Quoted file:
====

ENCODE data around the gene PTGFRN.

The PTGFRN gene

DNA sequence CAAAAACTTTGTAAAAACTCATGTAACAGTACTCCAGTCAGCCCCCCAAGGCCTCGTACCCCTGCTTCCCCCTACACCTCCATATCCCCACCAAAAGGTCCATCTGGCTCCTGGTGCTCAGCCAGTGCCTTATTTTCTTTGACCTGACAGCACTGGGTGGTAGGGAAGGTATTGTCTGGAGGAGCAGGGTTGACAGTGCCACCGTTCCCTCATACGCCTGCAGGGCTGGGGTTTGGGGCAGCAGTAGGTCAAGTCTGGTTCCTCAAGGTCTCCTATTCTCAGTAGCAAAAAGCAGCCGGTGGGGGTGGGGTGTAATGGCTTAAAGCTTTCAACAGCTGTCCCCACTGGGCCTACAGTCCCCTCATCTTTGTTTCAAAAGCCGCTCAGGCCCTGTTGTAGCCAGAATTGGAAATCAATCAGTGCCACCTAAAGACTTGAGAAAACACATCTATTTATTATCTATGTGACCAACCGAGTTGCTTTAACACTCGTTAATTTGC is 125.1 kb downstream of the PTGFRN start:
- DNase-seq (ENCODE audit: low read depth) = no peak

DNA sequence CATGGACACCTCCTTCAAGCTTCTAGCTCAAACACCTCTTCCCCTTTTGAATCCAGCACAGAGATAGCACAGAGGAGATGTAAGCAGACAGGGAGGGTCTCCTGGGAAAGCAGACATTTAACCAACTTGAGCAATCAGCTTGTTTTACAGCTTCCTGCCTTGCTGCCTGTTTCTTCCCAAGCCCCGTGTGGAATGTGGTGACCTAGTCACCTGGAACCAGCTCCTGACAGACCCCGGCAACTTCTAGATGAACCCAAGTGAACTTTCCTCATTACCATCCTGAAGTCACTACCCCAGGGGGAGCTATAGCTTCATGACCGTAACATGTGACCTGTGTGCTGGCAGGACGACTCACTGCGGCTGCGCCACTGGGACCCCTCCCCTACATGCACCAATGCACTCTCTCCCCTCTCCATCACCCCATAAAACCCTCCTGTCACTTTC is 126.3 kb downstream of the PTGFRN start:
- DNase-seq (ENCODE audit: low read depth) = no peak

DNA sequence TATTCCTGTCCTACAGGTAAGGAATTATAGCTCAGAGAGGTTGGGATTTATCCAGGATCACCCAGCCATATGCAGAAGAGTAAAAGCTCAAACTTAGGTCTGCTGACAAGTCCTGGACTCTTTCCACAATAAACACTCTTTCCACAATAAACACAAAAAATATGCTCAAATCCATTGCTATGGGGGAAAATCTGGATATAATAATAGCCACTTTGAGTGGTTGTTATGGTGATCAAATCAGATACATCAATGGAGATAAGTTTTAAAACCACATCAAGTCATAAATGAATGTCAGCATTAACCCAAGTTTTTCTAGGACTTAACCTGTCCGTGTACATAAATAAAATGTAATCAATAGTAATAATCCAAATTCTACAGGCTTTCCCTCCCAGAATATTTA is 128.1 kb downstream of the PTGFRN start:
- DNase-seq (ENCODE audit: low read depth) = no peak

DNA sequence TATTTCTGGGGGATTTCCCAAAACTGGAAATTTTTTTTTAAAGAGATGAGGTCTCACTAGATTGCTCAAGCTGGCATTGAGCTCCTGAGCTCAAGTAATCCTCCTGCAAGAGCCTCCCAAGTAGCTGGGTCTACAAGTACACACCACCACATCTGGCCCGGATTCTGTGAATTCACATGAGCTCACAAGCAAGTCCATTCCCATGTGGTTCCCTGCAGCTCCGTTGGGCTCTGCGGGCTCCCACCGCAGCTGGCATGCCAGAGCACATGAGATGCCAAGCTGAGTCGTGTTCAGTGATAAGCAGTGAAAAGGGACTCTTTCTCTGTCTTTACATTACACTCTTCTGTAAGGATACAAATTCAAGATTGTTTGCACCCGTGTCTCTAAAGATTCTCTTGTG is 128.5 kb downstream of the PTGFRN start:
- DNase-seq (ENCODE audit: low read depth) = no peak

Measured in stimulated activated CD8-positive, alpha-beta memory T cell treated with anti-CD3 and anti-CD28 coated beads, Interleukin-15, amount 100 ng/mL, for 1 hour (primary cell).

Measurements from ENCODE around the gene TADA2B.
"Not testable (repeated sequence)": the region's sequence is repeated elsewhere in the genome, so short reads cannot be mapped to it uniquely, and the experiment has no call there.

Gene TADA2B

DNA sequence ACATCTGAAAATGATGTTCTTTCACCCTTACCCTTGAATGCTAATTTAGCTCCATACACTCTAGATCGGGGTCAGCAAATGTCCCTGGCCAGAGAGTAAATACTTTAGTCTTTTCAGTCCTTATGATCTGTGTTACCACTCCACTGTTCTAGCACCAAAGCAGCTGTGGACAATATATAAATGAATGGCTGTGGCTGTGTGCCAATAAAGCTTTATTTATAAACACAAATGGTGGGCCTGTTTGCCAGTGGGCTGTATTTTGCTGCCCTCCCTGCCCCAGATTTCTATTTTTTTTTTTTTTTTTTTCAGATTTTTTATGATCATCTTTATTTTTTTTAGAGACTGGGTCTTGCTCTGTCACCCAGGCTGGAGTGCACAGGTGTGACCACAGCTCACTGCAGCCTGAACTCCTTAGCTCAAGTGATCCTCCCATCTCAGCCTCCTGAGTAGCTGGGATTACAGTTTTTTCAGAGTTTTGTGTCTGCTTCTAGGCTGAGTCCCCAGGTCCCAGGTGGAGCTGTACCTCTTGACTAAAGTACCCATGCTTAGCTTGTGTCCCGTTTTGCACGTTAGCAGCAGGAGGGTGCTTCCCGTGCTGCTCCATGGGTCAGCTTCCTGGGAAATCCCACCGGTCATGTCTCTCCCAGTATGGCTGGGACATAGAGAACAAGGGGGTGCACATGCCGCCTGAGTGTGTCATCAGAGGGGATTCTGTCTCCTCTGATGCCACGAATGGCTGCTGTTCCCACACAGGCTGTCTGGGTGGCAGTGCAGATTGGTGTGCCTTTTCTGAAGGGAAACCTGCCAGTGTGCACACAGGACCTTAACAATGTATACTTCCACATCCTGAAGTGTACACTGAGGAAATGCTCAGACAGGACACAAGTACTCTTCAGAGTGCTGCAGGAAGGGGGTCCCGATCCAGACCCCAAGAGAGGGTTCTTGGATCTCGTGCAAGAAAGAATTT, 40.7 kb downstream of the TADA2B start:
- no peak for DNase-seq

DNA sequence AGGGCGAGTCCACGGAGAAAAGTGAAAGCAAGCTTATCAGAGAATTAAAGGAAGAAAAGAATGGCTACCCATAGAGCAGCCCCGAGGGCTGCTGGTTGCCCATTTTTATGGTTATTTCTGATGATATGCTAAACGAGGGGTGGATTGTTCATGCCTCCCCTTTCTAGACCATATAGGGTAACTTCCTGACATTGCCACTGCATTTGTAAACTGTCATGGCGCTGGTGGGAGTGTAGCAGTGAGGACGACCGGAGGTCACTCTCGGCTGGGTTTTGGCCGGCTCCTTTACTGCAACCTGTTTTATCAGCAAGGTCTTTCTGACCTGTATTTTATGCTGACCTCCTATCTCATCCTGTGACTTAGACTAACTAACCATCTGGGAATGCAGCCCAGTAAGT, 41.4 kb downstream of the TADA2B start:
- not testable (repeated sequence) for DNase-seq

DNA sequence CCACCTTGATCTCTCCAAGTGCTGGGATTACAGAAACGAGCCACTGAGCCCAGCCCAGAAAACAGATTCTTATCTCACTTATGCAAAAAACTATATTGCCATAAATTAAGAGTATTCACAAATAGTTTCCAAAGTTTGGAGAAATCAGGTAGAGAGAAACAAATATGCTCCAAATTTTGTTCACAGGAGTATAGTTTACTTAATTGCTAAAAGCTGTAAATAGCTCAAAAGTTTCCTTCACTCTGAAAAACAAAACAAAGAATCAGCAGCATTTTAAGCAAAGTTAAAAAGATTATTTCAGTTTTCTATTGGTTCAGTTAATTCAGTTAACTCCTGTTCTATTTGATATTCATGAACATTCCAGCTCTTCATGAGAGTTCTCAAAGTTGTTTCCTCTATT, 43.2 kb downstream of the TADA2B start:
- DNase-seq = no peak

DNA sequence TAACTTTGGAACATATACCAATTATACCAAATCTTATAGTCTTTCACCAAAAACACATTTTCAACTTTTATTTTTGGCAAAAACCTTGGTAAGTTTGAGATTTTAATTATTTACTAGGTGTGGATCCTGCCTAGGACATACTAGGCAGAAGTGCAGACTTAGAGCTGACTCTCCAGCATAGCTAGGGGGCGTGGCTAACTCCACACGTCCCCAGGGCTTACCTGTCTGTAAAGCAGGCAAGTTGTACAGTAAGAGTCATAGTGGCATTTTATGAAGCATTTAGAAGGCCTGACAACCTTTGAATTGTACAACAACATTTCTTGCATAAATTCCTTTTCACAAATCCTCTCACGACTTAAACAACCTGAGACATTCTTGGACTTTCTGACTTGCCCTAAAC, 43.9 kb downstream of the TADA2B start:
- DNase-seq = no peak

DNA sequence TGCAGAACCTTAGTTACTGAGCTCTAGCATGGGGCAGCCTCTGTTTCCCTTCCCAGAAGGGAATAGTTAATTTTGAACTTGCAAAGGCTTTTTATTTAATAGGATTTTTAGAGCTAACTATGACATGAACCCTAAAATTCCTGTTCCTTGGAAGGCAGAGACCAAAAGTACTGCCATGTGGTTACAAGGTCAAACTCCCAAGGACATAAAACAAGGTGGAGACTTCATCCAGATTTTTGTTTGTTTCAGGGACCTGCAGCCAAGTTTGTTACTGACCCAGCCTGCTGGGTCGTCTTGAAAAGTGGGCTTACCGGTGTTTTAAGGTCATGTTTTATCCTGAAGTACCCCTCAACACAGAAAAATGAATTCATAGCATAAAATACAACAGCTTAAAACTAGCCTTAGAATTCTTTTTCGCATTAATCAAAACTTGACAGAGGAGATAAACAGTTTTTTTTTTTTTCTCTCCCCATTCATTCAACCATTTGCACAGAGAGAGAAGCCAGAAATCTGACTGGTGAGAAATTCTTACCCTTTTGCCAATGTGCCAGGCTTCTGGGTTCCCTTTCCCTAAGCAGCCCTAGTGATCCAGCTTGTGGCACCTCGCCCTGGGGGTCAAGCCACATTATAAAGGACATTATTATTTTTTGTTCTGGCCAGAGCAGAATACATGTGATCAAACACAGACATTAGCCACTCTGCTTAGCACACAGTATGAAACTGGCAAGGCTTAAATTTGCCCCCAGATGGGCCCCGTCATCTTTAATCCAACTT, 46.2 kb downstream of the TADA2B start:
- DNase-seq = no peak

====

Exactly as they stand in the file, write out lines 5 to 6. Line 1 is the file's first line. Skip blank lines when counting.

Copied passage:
DNA sequence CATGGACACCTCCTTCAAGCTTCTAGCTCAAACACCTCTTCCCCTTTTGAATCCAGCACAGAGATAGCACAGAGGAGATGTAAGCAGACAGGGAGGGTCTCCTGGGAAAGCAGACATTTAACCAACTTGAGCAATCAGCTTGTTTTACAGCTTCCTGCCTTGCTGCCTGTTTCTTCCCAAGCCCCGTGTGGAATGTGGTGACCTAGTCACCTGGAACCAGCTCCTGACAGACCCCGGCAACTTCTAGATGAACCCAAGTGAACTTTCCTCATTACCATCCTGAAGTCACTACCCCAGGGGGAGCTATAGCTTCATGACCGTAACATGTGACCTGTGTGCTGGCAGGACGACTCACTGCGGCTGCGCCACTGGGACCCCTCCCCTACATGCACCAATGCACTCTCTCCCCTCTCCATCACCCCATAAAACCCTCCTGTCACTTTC is 126.3 kb downstream of the PTGFRN start:
- DNase-seq (ENCODE audit: low read depth) = no peak